Saturday, October 23, 2010

Machete: a Texan goref(i)est(a)

Take some ridiculously explicit violence (as the title suggests) and black humour à la Tarantino. Add a desert location and nude female flesh, and you end up with a movie out of the exploitation genre. Directors Ethan Maniquis and Robert Rodriguez’s previous work includes titles like Sin City, Once Upon A Time in Mexico and From Dusk Til Dawn, and if you enjoyed those, chances are you’ll love this film too. It is a bloody thrill-ride about a former Mexican policeman who finds himself embroiled in a battle between border police, crooked US senators (Is there any other kind?) and Mexican gangsters.

The unmistakable Danny Trejo, whom you may remember from the director-duo’s previous films, stars as the titular character, a former cop hellbent on revenge after his partner is killed. Michelle Rodriguez, of Fast and the Furious, Lost and Avatar fame, plays woman with sympathies for the immigrants who flock to the US every year. Jeff Fahey, who is mostly known for his TV roles, oozes his way across the screen as the despicable villain. Robert de Niro portrays the caricature of the US senator. An insipid, if sultry, Jessica Alba stars as the FBI agent investigating the presence of illegal immigrants on the border. The other actress with questionable acting skills in this movie is Lindsay Lohan, who was seemingly portraying herself. But don’t worry about it, the ample nude shots distract from the mediocre acting. (If the crass objectification of women offends you, this, like most of the directors’ films, is definitely one to avoid.)

The film does raise some interesting questions about Mexican immigrants in the United States, and what their role should be in that society, but this is an exploitation flick, and no one watches a title like that actually looking for some serious answers to, well, anything. If you’re in the mood for decapitation, served with a helping of nudity and sprinkled with a very liberal dose of black humour, this is one for you.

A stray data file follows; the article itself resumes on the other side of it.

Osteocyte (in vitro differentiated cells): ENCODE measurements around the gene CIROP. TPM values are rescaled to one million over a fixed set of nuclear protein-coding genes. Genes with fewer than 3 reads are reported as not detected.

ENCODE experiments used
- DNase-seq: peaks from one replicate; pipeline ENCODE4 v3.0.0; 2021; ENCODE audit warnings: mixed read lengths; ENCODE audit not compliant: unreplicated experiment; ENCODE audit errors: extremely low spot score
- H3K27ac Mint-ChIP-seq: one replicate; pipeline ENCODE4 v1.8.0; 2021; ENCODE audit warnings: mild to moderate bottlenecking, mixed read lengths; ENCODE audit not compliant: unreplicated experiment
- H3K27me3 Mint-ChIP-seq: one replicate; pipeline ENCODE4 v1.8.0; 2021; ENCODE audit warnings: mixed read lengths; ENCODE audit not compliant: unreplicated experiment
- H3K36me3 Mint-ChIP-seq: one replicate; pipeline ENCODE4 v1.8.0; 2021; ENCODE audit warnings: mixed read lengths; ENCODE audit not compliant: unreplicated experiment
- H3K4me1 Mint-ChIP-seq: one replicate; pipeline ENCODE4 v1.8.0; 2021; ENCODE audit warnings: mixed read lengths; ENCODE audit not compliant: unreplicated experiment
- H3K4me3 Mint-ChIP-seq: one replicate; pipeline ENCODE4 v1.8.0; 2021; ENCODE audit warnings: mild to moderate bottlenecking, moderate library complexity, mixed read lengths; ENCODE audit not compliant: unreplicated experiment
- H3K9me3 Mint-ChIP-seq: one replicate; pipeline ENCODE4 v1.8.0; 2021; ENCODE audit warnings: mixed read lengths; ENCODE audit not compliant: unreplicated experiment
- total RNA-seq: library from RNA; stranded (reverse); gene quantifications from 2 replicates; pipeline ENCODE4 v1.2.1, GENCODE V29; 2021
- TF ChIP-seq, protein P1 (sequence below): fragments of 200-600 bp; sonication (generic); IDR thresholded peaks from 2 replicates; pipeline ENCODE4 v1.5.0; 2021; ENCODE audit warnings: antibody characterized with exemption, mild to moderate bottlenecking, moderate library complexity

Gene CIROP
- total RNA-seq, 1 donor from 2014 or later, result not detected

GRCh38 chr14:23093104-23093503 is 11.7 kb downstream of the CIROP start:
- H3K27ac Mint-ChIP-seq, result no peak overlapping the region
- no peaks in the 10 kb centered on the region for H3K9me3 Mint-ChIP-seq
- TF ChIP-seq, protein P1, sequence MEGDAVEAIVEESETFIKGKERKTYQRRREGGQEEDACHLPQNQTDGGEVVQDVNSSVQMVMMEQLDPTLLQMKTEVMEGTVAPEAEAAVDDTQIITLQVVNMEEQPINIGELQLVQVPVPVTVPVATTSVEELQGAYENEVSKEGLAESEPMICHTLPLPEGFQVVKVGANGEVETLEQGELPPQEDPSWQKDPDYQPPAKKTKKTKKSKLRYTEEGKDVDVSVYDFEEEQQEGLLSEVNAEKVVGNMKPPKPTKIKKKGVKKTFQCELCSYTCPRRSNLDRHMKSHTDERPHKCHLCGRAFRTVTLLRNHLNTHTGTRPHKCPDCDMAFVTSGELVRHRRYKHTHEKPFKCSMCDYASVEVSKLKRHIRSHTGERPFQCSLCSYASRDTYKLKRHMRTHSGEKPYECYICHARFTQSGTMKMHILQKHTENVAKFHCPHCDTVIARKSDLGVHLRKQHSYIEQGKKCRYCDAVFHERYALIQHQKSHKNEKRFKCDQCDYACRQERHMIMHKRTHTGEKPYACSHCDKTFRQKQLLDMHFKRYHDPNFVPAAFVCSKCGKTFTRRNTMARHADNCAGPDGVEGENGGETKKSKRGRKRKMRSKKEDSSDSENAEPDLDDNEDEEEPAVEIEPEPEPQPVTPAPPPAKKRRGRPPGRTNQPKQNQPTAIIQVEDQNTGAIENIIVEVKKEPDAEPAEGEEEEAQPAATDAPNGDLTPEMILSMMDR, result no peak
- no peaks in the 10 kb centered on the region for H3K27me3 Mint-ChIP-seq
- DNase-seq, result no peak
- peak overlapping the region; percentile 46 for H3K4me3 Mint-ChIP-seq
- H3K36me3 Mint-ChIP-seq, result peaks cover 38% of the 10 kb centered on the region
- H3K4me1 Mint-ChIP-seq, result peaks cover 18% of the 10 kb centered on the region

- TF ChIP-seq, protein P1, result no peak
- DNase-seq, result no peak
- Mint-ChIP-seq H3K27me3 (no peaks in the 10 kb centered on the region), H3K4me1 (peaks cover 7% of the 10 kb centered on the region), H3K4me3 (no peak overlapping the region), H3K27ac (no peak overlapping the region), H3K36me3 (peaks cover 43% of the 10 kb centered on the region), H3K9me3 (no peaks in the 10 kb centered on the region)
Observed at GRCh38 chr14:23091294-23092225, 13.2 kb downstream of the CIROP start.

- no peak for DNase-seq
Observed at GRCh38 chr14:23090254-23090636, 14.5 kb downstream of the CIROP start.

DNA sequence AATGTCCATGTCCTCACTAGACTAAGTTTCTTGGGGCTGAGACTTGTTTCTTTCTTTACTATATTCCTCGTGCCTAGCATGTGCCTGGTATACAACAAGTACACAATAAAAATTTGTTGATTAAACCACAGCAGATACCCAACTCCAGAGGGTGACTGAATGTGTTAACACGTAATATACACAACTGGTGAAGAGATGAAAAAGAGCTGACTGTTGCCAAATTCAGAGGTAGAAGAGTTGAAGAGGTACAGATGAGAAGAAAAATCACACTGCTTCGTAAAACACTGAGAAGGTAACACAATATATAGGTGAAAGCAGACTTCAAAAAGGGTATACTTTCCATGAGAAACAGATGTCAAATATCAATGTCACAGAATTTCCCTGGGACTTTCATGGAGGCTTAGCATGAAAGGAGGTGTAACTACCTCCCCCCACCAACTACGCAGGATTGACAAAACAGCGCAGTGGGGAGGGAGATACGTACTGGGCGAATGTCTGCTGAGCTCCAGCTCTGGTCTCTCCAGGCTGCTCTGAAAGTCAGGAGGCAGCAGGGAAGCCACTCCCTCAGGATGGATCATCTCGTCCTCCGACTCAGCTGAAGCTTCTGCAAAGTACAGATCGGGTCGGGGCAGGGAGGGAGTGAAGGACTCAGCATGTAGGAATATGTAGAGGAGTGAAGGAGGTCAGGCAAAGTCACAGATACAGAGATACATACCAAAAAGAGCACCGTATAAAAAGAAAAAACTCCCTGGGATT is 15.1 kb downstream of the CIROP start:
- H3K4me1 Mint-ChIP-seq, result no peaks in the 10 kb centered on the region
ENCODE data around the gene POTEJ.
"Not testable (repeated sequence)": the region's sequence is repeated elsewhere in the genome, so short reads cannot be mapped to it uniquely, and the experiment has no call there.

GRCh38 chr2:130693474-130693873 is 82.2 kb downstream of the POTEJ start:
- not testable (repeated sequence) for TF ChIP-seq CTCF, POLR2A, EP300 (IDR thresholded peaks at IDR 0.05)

Wednesday, October 6, 2010

Oceans: vast water-filled wonder

Oceans is not your typical documentary, as it incorporates a loose narrative storyline. Frenchman Jacques Perrin, the creator of this globe-spanning project, takes viewers to the edges, vast surface and perilous depths of the planet’s oceans, and reveals the myriad species that call the seashore and briny waters home.

The English version of the film is narrated by Pierce Brosnan, but that was not available in the cinema when I went to see it, and, due to a screw-up by the projectionist, I watched the first forty minutes of this film in French (a language I have no grasp of) without subtitles. But it hardly mattered – very little is said but I still found myself absorbed in the wondrous scenes before me.

Indeed, the filmmakers show us a mostly unseen world that is so much bigger and more beautiful than anything man has ever created – and, for the most part, humans only feature on the very periphery of this narrative. Yet, the film does not shy away from grim reality and depicts the severe impact humans have had on the oceans. The omega character in the title serves as a not-so-subtle hint as to what the creators’ feelings are towards the oceans’ future.

Classical music, vocals and sometimes no background sound at all is used to showcase the beauty and majesty of marine life. It's counter-intuitive, but in a moment of action, the silence can actually underscore the majesty of a great aquatic hunter.

The only minor complaint I have about this film was the fact most creatures featured in the documentary were not named – and this tended to annoy me slightly as the fish and molluscs certainly looked familiar but I could not place a name to them. But this is a minor gripe when one considers that a David Attenborough-style National Geographic production was not what the film-makers had in mind.

If you have not yet seen this magical film, I highly recommend it. Due to the stunning visuals, the film’s impact will probably be greater on a big screen, so hijack a friend’s plasma high-definition flat-screen if necessary, and be prepared to be riveted in awe.